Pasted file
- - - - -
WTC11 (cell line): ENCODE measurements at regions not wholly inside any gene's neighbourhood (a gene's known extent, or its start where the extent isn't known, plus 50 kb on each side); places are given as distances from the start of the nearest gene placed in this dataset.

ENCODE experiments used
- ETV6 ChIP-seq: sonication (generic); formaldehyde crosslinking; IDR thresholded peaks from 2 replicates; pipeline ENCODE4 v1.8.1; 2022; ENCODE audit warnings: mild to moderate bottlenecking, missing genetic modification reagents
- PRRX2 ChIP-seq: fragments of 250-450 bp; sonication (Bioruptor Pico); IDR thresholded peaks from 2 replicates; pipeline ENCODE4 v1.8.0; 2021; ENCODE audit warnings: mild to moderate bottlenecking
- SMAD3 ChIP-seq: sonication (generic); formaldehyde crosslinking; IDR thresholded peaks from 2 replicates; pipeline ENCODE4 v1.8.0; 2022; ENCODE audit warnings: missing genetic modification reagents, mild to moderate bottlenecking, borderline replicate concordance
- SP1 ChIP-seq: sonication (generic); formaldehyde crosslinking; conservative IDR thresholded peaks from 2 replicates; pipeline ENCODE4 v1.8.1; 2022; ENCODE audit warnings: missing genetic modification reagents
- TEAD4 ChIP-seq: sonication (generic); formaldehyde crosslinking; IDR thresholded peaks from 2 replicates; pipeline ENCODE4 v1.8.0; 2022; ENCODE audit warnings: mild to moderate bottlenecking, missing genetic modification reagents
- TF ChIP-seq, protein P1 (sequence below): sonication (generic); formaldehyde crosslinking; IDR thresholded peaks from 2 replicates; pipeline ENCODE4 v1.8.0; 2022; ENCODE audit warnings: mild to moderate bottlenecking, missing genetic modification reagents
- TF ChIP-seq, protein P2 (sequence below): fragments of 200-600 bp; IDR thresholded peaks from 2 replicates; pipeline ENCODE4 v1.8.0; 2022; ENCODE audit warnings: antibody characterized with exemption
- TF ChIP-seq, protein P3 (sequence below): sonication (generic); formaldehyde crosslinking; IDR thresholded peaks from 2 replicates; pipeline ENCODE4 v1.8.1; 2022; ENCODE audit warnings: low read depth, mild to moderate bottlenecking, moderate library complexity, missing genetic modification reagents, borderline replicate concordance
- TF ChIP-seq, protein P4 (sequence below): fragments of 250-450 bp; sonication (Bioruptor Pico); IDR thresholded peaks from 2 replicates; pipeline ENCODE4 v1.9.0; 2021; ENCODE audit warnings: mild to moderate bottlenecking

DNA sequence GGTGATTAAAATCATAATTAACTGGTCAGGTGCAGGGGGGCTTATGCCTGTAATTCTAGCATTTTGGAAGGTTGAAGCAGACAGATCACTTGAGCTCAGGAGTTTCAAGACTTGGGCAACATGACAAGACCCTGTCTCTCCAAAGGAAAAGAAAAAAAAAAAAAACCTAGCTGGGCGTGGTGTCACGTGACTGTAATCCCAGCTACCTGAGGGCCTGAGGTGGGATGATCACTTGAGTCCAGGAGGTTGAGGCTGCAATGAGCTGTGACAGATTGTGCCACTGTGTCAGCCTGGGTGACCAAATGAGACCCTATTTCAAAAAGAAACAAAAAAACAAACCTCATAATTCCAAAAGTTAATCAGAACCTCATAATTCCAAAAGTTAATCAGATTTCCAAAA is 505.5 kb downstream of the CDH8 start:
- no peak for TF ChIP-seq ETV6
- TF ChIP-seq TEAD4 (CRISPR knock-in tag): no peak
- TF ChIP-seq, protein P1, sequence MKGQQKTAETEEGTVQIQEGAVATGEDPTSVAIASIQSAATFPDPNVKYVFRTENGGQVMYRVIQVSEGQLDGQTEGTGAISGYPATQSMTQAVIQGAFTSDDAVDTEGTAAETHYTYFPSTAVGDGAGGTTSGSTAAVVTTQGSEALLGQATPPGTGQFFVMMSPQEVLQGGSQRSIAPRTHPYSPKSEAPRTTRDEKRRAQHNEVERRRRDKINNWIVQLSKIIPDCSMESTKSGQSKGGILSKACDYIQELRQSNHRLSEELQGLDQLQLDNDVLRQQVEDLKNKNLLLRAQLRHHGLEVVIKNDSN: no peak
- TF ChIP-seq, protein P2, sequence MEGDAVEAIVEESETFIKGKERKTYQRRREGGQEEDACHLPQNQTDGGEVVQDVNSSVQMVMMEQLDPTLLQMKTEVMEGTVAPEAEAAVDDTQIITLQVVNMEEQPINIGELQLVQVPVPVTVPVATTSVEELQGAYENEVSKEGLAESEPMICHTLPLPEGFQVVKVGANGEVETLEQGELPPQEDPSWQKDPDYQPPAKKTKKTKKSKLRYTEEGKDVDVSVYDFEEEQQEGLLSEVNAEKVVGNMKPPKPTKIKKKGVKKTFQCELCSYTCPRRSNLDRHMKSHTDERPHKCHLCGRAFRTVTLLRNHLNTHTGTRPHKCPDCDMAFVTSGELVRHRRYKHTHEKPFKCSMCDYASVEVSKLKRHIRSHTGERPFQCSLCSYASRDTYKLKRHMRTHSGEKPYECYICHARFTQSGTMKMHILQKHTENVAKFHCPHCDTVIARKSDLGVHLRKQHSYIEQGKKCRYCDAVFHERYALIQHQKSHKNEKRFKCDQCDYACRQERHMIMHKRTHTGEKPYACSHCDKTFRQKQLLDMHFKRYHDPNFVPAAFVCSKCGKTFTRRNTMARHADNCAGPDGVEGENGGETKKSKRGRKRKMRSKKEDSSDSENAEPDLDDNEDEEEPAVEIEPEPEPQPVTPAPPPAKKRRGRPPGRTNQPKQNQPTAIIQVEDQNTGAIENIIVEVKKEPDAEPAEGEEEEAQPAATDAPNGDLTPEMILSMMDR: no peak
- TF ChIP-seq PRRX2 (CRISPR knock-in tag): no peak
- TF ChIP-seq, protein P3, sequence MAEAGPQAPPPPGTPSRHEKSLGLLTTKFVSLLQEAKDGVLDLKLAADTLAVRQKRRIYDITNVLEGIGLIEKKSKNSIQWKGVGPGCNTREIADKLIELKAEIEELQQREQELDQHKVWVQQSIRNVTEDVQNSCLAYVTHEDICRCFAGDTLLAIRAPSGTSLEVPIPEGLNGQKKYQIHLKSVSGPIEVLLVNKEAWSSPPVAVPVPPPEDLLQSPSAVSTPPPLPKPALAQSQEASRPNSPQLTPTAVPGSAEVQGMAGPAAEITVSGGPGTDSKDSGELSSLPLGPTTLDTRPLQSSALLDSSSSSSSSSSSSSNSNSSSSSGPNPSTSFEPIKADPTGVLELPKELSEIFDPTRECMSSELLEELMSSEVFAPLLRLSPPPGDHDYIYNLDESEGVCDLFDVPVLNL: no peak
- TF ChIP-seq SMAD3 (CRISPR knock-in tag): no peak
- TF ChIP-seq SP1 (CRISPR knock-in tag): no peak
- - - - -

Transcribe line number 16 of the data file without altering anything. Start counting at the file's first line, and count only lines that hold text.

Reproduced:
- TF ChIP-seq, protein P2, sequence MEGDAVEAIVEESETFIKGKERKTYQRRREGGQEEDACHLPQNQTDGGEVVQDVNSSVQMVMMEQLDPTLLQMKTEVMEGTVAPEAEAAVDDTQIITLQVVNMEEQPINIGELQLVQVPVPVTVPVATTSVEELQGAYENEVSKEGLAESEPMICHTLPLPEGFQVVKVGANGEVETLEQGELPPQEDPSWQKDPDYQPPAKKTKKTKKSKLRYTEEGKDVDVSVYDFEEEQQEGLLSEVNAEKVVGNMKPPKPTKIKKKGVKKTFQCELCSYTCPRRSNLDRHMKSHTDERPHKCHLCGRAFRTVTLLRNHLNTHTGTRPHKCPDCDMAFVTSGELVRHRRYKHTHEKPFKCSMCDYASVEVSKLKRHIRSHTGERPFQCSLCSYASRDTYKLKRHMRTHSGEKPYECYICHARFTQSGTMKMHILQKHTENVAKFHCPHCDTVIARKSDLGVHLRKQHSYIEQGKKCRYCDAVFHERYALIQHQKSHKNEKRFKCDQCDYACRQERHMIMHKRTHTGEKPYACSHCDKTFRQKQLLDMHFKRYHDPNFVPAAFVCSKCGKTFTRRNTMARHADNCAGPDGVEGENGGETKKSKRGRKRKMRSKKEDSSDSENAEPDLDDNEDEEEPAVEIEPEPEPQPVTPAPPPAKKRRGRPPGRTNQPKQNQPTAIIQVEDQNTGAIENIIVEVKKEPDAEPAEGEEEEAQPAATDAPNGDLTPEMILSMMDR: no peak